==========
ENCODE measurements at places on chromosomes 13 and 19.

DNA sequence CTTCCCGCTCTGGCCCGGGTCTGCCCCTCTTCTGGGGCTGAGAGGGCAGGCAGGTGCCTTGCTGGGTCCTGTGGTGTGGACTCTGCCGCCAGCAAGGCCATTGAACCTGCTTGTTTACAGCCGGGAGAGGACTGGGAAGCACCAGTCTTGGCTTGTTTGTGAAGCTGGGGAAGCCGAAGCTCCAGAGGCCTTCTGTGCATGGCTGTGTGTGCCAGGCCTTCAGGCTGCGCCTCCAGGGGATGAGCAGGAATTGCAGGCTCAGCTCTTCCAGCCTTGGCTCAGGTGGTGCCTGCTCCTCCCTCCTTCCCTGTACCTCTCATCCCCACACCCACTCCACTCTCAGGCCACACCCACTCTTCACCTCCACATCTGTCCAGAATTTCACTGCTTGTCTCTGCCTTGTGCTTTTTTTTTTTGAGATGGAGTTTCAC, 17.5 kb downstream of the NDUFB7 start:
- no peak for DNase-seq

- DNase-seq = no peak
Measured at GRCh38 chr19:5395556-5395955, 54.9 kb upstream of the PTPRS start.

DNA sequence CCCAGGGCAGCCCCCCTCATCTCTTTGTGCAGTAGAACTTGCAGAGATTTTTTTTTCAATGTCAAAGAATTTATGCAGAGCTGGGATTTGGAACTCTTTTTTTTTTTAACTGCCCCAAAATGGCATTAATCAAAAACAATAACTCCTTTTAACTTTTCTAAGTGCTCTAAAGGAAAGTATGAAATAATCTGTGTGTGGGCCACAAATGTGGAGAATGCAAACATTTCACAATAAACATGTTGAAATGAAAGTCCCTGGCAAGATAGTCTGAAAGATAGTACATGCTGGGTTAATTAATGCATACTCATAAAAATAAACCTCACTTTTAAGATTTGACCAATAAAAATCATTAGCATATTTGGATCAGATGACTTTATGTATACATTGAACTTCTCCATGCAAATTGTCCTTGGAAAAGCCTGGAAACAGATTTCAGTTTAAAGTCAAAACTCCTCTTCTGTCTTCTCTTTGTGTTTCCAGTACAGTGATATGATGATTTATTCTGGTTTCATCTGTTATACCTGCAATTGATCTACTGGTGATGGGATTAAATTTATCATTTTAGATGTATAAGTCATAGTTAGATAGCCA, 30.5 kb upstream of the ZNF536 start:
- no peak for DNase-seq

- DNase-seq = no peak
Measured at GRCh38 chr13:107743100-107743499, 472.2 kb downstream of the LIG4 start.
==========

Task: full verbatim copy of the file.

ENCODE measurements at places on chromosomes 13 and 19.

DNA sequence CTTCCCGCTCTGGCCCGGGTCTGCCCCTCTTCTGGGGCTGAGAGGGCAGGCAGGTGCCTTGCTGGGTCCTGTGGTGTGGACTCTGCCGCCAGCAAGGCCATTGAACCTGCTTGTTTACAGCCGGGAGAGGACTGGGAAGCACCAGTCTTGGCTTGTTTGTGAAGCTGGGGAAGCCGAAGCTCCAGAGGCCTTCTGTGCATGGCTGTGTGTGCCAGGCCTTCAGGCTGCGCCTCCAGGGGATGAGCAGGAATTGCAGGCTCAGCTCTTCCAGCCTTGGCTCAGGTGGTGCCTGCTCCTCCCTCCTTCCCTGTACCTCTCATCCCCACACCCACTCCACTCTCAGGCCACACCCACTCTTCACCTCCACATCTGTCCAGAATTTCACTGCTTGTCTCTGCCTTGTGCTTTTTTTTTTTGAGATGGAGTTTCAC, 17.5 kb downstream of the NDUFB7 start:
- no peak for DNase-seq

- DNase-seq = no peak
Measured at GRCh38 chr19:5395556-5395955, 54.9 kb upstream of the PTPRS start.

DNA sequence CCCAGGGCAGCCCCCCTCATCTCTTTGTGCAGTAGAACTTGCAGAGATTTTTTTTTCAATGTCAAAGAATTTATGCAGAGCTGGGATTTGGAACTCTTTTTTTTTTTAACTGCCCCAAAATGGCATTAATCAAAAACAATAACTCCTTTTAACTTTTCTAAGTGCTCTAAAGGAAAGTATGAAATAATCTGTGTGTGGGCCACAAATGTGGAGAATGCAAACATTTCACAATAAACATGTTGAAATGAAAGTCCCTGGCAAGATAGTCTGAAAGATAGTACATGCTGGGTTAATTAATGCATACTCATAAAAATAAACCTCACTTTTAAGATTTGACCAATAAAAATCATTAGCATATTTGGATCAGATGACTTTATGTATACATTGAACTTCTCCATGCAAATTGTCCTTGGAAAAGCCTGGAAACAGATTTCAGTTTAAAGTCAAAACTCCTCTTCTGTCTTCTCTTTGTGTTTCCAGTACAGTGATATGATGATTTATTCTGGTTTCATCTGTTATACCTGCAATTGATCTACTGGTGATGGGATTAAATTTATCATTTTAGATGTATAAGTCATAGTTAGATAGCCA, 30.5 kb upstream of the ZNF536 start:
- no peak for DNase-seq

- DNase-seq = no peak
Measured at GRCh38 chr13:107743100-107743499, 472.2 kb downstream of the LIG4 start.